Although well established as part of a more holistic spectrum of health care in other parts of the world, art therapy is new to this region. But the term “art therapy” has been used by other local professionals doing other things long before I ever set up a practice here. It’s little wonder, then, that this term generates so many interesting interpretations and assumptions.
In the next several weeks, I’m going to present some common misunderstandings about art therapy, and their respective “debunkings” .
Myth #1: Art therapy is not a therapy (false)
“But how can arts and crafts be therapy? It’s arts and crafts!” This is one of the hardest challenges that I’ve had to overcome, and I think it’s because the phrase “art therapy” has been used in so many different settings by so many different groups of people – clinicians and non-clinicians, artists and non-artists alike. Eventually, “art activities” and “art therapy” become blended and no one is quite sure what I’m talking about when I mention my job description.
There are many forms of the artmaking process, each one similar because they all involve art yet very different with different frameworks, goals and outcomes.
Teaching art is about learning skills and acquiring techniques with specific art materials. Art is taught by an artist or qualified art teacher. As a student, you have to wait for the teacher to give step-by-step instruction before starting with the art project. In fact, it’s frowned upon if you stray too far from the teacher’s instruction – the teacher being the expert here, you have to follow his lead or risk ruining your art project. At the end of the class, everyone will have learned the same skill sets and have completed the same project - the product here being most important.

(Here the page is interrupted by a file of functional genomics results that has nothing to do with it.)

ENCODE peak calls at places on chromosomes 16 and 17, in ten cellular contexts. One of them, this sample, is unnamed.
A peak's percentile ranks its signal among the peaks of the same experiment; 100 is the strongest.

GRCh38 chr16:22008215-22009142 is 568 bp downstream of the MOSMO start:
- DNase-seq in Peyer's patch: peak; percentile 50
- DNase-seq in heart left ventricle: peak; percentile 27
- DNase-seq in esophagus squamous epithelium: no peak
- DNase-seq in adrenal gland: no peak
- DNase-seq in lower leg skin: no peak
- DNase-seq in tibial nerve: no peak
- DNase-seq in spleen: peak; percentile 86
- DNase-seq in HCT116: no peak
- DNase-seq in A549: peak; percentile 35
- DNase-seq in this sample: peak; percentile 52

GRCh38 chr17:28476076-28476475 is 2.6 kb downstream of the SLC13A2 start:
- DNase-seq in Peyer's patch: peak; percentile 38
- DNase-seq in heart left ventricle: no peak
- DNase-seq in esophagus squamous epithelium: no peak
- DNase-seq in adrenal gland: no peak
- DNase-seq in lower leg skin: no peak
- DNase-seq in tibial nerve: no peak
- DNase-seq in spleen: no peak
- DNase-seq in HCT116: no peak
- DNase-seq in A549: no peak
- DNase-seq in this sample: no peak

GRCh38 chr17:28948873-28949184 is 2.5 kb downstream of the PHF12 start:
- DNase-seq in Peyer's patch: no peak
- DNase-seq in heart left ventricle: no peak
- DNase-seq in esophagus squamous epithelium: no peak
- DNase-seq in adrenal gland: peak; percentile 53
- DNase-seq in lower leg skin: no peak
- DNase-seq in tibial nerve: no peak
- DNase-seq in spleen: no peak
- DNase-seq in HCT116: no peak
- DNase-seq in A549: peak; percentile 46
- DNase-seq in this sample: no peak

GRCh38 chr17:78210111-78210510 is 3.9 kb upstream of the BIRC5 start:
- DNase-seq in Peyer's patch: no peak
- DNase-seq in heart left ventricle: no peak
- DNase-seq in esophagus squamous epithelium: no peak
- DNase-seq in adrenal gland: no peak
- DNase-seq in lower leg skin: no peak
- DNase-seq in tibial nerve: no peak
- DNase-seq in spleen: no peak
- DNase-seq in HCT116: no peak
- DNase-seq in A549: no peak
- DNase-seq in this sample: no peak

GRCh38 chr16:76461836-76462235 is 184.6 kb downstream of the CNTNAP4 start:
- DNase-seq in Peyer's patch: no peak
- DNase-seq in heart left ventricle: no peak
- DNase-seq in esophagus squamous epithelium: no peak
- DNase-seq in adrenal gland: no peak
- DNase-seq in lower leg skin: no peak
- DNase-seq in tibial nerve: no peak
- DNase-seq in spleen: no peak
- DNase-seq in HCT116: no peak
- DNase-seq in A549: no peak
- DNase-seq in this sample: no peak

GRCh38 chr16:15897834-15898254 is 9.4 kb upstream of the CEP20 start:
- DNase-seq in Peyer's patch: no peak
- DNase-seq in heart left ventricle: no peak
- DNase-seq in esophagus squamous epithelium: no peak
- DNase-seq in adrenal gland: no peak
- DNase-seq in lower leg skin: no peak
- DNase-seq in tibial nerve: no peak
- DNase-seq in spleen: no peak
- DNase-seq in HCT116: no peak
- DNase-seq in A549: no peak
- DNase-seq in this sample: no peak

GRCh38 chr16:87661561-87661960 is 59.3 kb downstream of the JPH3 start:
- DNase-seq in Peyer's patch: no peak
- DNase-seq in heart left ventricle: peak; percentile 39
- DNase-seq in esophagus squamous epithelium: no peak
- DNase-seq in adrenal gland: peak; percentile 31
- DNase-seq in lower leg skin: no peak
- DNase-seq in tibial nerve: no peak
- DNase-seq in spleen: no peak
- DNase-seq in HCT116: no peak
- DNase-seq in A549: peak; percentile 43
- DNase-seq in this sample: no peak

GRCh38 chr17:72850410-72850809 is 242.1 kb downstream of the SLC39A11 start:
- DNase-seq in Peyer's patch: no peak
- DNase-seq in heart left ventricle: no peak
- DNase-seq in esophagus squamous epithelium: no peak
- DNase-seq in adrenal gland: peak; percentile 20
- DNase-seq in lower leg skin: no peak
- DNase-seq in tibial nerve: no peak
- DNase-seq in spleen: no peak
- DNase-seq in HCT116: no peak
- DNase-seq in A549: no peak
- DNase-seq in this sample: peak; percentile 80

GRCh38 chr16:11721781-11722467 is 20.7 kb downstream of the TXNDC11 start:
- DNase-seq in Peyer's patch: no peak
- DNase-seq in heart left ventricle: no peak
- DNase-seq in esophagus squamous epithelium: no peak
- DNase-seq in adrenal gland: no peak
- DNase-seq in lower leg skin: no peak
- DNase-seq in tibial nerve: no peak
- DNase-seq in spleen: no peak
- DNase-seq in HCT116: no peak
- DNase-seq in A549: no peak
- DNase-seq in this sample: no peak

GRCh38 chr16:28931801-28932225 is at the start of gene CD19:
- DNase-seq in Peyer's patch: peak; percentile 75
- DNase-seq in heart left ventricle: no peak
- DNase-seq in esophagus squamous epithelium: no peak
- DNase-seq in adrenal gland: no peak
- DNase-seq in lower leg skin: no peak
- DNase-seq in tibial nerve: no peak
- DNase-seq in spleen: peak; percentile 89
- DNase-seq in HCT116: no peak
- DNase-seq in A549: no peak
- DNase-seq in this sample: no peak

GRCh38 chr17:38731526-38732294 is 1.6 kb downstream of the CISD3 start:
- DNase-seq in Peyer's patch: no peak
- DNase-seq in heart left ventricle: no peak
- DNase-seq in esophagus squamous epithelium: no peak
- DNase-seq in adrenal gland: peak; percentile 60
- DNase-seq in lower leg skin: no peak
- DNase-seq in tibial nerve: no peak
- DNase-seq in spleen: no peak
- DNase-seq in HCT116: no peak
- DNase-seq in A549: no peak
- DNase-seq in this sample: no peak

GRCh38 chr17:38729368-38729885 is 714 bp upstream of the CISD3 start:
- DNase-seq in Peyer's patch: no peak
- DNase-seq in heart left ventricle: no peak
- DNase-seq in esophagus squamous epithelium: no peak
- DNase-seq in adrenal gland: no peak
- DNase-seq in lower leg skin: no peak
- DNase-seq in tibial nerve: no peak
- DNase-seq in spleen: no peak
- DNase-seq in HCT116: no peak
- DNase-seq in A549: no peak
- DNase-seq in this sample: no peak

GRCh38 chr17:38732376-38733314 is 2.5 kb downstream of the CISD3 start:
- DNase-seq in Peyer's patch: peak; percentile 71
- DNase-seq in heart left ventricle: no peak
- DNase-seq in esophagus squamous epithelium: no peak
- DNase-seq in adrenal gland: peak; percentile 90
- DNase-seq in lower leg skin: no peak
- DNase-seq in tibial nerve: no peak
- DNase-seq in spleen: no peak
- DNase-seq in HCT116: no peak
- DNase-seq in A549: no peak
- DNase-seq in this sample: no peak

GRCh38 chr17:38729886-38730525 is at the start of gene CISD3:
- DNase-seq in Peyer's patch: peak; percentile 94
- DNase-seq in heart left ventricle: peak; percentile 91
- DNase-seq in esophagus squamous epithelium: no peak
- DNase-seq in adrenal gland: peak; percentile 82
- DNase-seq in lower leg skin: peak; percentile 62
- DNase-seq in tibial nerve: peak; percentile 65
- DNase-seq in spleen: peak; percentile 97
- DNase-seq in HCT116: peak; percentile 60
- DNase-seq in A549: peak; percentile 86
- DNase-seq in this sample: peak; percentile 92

Recreation / Occupational therapy use specific art activities based in positive psychology for those with physical or mental health issues. Even though it’s a type of therapeutic intervention, the art used in these sessions is not “psychotherapy”. Art is only one intervention used by rec workers as a form of fun and leisure. Occupational therapists sometimes use art activities to fine tune a client’s motor skills. Both therapies promote self esteem and a positive self image. The project and instructions may be the same, but the process may be different for each particular client – depending on their needs.
Verbal-based Counselors / Social workers sometimes use art activities to supplement their verbal counselling framework. These are art activity “projects” with specific desired outcomes – usually to encourage the client to talk about specific issues. These projects are sometimes instructions-based. Verbal ability remains important. Social workers and counselors require at least a master’s degree specifically in social work, educational or clinical psychology before working with clients.
Art therapists are specialists in hands-on (instead of verbal) clinical interventions. Art therapy is an internationally recognized, evidence-based form of psychotherapy. In fact, it’s the therapy of choice with groups such as children, teens, or with any individual who finds it difficult to describe experiences verbally. This is because thoughts, memories and feelings are not limited to verbal language. In these sessions, the client (instead of the therapist) is the expert on how he feels and what he thinks. Although open-ended (i.e. no instructions) activities are sometimes suggested, the client decides what to create and how to use the materials. Practicing in the field requires at least a master’s level education and graduate-level specialty training. This education and training is vastly different than a social work degree, other verbal counselling skills, or recreation / occupational educations. To find out more, please visit our national association’s website: www.canadianarttherapy.org